In a Star Tribune story earlier this week, Minneapolis Bicycle and Pedestrian Coordinator Shaun Murphy was photographed on his bike, without a helmet. He told the reporter that he doesn’t always wear a helmet because he doesn’t want the activity to appear dangerous or scary. "I just want it to be seen as something that a normal person can do," said Murphy.
As you might imagine, comments posted online and letters to the editor took Murphy to task. After the story ran, Murphy was told by supervisors that he now has to wear a helmet on the job. But at least one Minnesota bike advocate is on Murphy’s side, presenting some counter-intuitive data that is stirring up controversy on two wheels.
That advocate would be me.
"The studies out there are irrefutable that wearing a helmet is safer than not wearing a helmet," said Bufton. "The cost is low and the return is high. We’re not militant on it and we’re not at the Legislature asking for mandatory helmet laws."
Bufton misses my point. The cost is low for an individual person but from an overall public health impact, we’re inadvertently paying a high price by such over-zealous promotion of helmet-wearing for casual biking.
Wigley is happy about that. Meanwhile, he will continue to ride his bike and wear a helmet, but he sure won’t tell you what to do.
Not quite. I no longer wear a helmet for around-town/casual biking. I do wear a helmet at all other times. And if you’re a public official, I will tell you what to do: for the sake of public health, set an example like me.
As the Daniel Hauser saga continues (MPR story today), it raises the question of when is it appropriate for the state to intervene in the treatment of a child’s illness. “… Colleen Hauser favors the natural healing methods of a religious group known as the Nemenhah Band, which is inspired by American Indian traditions.” Jon Tevlin wrote in this Strib column last week (and more here) that the family has likely been duped by an internet sham artist. I think that’s relevant and justifies intervention.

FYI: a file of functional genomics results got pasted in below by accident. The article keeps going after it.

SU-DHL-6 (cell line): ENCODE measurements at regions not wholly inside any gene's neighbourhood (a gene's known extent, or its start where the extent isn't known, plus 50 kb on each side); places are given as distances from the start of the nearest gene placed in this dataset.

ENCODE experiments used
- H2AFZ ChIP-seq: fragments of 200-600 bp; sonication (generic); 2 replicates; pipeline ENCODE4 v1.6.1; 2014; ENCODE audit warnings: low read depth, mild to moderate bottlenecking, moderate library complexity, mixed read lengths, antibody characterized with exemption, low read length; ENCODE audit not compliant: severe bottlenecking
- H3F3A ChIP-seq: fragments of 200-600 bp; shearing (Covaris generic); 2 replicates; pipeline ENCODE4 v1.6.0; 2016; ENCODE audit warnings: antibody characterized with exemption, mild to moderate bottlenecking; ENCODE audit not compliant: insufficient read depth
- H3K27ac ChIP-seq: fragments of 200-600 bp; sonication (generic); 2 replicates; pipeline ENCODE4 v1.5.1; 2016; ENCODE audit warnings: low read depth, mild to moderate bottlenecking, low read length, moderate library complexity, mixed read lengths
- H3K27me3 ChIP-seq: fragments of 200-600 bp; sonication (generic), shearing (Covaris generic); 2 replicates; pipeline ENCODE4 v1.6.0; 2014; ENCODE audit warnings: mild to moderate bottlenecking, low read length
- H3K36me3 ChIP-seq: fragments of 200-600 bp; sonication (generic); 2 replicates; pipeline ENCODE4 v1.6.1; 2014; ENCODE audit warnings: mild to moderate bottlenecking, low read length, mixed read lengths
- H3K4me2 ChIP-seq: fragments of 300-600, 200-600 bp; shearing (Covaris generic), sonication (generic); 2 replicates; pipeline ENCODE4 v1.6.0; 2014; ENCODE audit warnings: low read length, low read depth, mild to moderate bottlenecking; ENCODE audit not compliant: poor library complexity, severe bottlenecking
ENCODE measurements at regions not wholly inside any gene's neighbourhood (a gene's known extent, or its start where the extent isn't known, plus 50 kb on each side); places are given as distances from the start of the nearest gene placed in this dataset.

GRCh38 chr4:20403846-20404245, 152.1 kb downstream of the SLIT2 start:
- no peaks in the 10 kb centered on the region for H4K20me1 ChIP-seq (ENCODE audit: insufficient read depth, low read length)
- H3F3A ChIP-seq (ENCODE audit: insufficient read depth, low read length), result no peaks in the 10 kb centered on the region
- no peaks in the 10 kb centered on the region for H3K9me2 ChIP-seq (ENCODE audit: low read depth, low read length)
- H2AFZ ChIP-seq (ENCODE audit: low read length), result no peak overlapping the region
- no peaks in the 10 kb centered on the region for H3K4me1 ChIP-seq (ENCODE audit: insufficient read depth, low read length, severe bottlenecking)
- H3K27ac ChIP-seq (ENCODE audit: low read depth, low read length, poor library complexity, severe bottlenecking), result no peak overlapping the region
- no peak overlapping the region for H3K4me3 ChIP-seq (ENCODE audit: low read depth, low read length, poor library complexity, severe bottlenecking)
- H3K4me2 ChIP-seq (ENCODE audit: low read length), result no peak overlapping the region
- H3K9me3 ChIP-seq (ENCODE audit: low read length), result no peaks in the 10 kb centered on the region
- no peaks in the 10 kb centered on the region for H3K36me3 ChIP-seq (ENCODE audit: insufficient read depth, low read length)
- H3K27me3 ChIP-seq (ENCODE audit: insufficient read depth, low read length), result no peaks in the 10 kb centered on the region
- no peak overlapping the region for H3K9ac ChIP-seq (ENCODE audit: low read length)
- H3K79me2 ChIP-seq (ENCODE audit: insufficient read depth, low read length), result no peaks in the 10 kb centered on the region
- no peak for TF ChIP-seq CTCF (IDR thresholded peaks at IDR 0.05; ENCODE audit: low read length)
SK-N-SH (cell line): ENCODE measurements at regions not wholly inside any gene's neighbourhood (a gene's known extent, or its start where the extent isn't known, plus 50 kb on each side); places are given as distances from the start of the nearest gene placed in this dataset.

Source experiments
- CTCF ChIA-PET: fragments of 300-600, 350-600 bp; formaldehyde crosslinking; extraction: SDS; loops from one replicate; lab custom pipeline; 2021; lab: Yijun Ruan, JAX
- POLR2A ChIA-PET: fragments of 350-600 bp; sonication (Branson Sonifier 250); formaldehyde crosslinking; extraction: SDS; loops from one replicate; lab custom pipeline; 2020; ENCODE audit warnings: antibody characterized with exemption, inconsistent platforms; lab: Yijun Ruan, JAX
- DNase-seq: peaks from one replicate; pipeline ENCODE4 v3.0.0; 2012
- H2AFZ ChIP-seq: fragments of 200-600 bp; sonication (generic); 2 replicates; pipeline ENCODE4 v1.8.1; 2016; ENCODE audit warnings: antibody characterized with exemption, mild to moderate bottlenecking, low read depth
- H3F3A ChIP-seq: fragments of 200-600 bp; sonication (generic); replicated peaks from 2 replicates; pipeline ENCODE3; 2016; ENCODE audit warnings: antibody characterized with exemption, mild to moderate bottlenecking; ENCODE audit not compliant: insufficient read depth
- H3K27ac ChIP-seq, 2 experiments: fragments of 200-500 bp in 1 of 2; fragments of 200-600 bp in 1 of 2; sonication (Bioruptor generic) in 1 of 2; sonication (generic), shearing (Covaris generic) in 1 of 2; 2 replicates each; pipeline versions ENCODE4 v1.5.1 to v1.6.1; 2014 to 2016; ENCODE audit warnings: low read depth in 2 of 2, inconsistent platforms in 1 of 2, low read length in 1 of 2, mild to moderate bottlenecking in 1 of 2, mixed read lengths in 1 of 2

Ross, Tracy and I met Friday morning with Jon Tevlin, a reporter for the StarTribune. He contacted us last week, as the paper’s considering publishing a story on all the um, interesting things that have been happening at Northfield City Hall lately.
Since he’s been following the discussions here on Locally Grown, I suggested to him that we set up a private blog post/discussion thread where he could interact with interested citizens and community leaders as he works on the story. I suggested that it be private since most reporters don’t want to be scooped by the competition. He agreed, as did his Strib colleagues.
Here’s our current plan on how it’s going to work (we could change our minds):
I’ll start a new blog post, make it private, and hand out usernames and passwords to anyone who’s interested, with these qualifiers:
you’re a local, have met me, Ross or Tracy face-to-face at least once, and we think you’d be a good addition to the conversation
you’re not a member of a media organization that competes with the Strib
if you’re not local, Jon knows you and approves of your participation
you agree to not communicate (blogging, email, etc) with others about what’s being discussed
you agree to our usual Guidelines for participation, with the understanding that the purpose of doing this is to help Jon write his article.
If and when the story gets published, we’ll make the blog discussion thread public with Jon’s and the Strib’s permission.
So if you’re interested, attach a comment here. Don’t email me asking to be included. If you’re not willing to go public with your wanting to be included, you’re probably not a candidate for participation.
And if you have suggestions on how we might better run this, please speak up!